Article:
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Comfort Women: Sexual Slavery in the Japanese Military During World War II

Yoshiaki Yoshimi

December, 2000
Paper, 262 pages, 4 halftones, 3 illus
ISBN: 978-0-231-12033-3
$32.00 / £22.00

"Yoshiaki's invaluable study explodes the claims of Japanese right-wing nationalists that comfort women were merely wartime prostitutes . . . Citing official military records and correspondence, he proves beyond doubt that the victims of this monstrous system were actually sex slaves subjected to repetitive rape and violence . . . [this book] belongs in most libraries." — Library Journal (starred review)

"As a piece of historical literature,Comfort Women is interesting as an in-depth look at the politics and psychology of a particular time, as much as it is a chronology of what happened to the comfort women and why they were forgotten. One of the most interesting things about it, however, is its unique place in history as the virtual smoking gun that supplied the damning evidence the world needed to hear in order to fully understand and come to grips with this issue....A convincing writer and powerful advocate, Yoshimi has shown by words and actions his willingness to campaign not only as an intellectual who loves the truth, but as a person of tough moral fiber who will stand up for human rights, even as a majority of one." — Martha Vickery, Korean Quarterly

"Crucial reading." — Katha Pollitt, The Nation

"Comfort Women's command of documentary materials makes it a landmark for historians, human rights activists and general readers." — Georgette Fleischer, Los Angeles Times Book Review

"Yoshimi, a reputable historian/scholar . . . has meticulously sleuthed out chronological data, exposing from its bitter outset that sordid, endless business of sexual slavery. Yoshimi’s account extends to the essence of feminist political purpose . . . The book makes solid headway toward legitimizing his demands for public access to still-secret documents; acknowledging and apologizing for all violations of international law and war crimes and for failure to punish guilty parties; rehabilitating and compensating victims . . . A vigorous work, enhanced by a precise, graceful translation." — Choice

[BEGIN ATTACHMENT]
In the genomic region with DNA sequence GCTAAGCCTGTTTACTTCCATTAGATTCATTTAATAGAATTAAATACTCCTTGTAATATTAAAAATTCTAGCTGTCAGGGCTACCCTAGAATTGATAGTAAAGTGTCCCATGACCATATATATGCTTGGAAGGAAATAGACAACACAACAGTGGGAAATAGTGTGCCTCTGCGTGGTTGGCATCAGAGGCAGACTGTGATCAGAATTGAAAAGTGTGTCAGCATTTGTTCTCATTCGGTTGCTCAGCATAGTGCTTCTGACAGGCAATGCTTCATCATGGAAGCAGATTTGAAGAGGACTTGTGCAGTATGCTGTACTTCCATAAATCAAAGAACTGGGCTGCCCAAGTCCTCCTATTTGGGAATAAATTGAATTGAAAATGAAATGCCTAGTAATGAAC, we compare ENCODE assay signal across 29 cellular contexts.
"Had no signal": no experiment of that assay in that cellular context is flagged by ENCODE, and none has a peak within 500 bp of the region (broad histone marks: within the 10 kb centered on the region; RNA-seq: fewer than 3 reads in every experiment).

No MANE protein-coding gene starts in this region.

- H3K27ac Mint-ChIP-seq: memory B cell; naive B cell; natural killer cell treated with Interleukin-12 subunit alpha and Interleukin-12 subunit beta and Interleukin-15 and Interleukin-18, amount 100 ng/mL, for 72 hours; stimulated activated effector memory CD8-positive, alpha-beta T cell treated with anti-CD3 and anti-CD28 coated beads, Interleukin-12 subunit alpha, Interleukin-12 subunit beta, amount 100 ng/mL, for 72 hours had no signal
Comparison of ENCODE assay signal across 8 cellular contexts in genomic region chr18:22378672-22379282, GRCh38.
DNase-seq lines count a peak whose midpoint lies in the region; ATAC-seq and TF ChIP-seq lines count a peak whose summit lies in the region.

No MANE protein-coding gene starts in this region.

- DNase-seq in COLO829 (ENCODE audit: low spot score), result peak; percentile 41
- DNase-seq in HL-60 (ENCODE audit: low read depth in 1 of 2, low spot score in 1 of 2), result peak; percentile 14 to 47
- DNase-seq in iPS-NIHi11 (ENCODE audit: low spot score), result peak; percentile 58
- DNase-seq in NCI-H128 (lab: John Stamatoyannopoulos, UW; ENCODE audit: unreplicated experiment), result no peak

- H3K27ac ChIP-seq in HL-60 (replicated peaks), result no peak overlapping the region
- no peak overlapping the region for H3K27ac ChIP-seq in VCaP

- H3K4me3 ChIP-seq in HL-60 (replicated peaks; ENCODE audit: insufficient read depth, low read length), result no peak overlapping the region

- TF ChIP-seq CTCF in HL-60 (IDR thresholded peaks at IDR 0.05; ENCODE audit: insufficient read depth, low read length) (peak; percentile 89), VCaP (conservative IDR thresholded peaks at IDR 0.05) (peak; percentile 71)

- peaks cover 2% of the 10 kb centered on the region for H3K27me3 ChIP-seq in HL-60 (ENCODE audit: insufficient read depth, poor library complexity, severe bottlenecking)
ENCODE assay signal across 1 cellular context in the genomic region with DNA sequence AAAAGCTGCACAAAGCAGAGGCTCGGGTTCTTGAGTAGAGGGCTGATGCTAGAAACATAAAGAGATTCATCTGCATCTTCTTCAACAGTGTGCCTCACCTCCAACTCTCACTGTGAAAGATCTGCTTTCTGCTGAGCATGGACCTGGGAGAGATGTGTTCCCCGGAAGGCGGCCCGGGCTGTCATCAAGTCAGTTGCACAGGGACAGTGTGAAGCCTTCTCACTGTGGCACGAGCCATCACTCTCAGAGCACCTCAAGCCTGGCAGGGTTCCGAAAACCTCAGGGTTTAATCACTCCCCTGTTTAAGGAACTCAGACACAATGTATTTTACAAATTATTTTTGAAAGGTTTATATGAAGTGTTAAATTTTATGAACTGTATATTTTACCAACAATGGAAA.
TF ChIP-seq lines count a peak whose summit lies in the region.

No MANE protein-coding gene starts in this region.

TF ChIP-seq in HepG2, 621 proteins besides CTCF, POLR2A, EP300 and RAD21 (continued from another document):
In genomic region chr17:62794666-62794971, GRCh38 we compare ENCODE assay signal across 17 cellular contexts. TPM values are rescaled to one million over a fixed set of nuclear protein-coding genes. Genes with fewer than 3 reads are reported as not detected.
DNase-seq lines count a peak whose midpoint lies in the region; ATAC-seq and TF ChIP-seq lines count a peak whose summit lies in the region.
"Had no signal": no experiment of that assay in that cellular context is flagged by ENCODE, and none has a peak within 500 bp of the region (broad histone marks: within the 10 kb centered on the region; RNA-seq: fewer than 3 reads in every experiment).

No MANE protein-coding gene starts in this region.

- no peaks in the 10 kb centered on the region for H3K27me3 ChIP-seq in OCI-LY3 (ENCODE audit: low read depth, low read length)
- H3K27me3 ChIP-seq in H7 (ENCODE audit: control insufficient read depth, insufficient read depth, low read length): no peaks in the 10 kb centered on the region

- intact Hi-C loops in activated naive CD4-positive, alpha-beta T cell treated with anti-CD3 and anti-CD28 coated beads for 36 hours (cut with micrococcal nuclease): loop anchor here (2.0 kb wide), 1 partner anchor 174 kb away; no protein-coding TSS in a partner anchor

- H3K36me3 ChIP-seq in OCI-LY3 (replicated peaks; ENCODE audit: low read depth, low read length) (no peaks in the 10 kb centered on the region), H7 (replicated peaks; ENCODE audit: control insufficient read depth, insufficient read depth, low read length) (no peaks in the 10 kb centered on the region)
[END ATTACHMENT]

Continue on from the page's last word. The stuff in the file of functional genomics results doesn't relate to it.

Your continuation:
"it is necessary and compelling reading...invaluable addition...fascinating" — Wendy Anderson, Asian Studies Review

"An incisive and important book by a leading researcher on this extremely controversial topic." — John Dower, Massachusetts Institute of Technology, author of Pulitzer Prize-winning Embracing Defeat

"A compelling investigation of women and war, sexual violence, military organization, notions of maleness, ideas of Japaneseness, and concepts of reparations and civil rights." — Victoria de Grazia, Columbia University

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About the Author

Yoshimi Yoshiaki is professor of modern Japanese history at Chuo University in Tokyo, and a founding member of the Center for Research and Documentation on Japan’s War Responsibility.

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